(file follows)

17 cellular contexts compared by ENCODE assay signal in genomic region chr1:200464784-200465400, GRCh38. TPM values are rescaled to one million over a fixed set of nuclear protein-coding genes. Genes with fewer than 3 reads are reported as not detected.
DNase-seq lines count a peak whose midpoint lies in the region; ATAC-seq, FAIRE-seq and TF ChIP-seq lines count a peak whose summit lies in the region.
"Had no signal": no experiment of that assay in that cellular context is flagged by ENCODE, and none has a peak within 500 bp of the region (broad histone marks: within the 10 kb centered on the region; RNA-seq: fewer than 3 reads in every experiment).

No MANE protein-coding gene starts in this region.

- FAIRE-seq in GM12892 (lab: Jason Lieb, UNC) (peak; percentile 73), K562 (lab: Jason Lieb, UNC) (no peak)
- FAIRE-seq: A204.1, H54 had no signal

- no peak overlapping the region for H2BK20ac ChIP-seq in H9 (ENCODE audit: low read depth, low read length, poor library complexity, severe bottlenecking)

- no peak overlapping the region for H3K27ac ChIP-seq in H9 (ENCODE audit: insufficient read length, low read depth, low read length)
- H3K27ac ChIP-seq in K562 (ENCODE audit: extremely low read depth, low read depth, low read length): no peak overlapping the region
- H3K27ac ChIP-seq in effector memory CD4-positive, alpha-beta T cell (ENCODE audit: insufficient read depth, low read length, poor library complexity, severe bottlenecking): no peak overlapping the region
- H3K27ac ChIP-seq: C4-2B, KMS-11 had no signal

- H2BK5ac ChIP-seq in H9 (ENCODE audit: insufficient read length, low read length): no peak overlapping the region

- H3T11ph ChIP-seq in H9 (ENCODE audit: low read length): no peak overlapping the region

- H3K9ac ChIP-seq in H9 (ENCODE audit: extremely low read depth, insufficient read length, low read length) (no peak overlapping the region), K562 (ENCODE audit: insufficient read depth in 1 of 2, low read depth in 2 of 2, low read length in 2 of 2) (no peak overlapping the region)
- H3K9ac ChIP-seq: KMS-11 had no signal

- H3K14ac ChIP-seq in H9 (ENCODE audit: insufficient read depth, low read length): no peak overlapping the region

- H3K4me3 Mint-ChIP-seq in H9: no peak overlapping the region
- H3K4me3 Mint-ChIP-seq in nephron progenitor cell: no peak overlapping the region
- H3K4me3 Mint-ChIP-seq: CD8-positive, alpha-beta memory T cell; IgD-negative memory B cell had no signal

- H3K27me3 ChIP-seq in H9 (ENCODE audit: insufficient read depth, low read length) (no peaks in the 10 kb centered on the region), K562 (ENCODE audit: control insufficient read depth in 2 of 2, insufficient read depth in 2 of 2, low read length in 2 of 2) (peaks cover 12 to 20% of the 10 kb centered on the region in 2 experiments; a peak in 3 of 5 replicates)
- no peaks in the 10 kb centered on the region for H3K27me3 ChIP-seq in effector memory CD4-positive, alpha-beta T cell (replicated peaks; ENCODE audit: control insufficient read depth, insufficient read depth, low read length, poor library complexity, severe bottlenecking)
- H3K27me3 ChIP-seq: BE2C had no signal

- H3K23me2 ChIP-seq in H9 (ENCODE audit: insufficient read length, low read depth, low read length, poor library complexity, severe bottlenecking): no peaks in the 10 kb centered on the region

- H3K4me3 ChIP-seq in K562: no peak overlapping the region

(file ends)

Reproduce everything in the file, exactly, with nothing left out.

17 cellular contexts compared by ENCODE assay signal in genomic region chr1:200464784-200465400, GRCh38. TPM values are rescaled to one million over a fixed set of nuclear protein-coding genes. Genes with fewer than 3 reads are reported as not detected.
DNase-seq lines count a peak whose midpoint lies in the region; ATAC-seq, FAIRE-seq and TF ChIP-seq lines count a peak whose summit lies in the region.
"Had no signal": no experiment of that assay in that cellular context is flagged by ENCODE, and none has a peak within 500 bp of the region (broad histone marks: within the 10 kb centered on the region; RNA-seq: fewer than 3 reads in every experiment).

No MANE protein-coding gene starts in this region.

- FAIRE-seq in GM12892 (lab: Jason Lieb, UNC) (peak; percentile 73), K562 (lab: Jason Lieb, UNC) (no peak)
- FAIRE-seq: A204.1, H54 had no signal

- no peak overlapping the region for H2BK20ac ChIP-seq in H9 (ENCODE audit: low read depth, low read length, poor library complexity, severe bottlenecking)

- no peak overlapping the region for H3K27ac ChIP-seq in H9 (ENCODE audit: insufficient read length, low read depth, low read length)
- H3K27ac ChIP-seq in K562 (ENCODE audit: extremely low read depth, low read depth, low read length): no peak overlapping the region
- H3K27ac ChIP-seq in effector memory CD4-positive, alpha-beta T cell (ENCODE audit: insufficient read depth, low read length, poor library complexity, severe bottlenecking): no peak overlapping the region
- H3K27ac ChIP-seq: C4-2B, KMS-11 had no signal

- H2BK5ac ChIP-seq in H9 (ENCODE audit: insufficient read length, low read length): no peak overlapping the region

- H3T11ph ChIP-seq in H9 (ENCODE audit: low read length): no peak overlapping the region

- H3K9ac ChIP-seq in H9 (ENCODE audit: extremely low read depth, insufficient read length, low read length) (no peak overlapping the region), K562 (ENCODE audit: insufficient read depth in 1 of 2, low read depth in 2 of 2, low read length in 2 of 2) (no peak overlapping the region)
- H3K9ac ChIP-seq: KMS-11 had no signal

- H3K14ac ChIP-seq in H9 (ENCODE audit: insufficient read depth, low read length): no peak overlapping the region

- H3K4me3 Mint-ChIP-seq in H9: no peak overlapping the region
- H3K4me3 Mint-ChIP-seq in nephron progenitor cell: no peak overlapping the region
- H3K4me3 Mint-ChIP-seq: CD8-positive, alpha-beta memory T cell; IgD-negative memory B cell had no signal

- H3K27me3 ChIP-seq in H9 (ENCODE audit: insufficient read depth, low read length) (no peaks in the 10 kb centered on the region), K562 (ENCODE audit: control insufficient read depth in 2 of 2, insufficient read depth in 2 of 2, low read length in 2 of 2) (peaks cover 12 to 20% of the 10 kb centered on the region in 2 experiments; a peak in 3 of 5 replicates)
- no peaks in the 10 kb centered on the region for H3K27me3 ChIP-seq in effector memory CD4-positive, alpha-beta T cell (replicated peaks; ENCODE audit: control insufficient read depth, insufficient read depth, low read length, poor library complexity, severe bottlenecking)
- H3K27me3 ChIP-seq: BE2C had no signal

- H3K23me2 ChIP-seq in H9 (ENCODE audit: insufficient read length, low read depth, low read length, poor library complexity, severe bottlenecking): no peaks in the 10 kb centered on the region

- H3K4me3 ChIP-seq in K562: no peak overlapping the region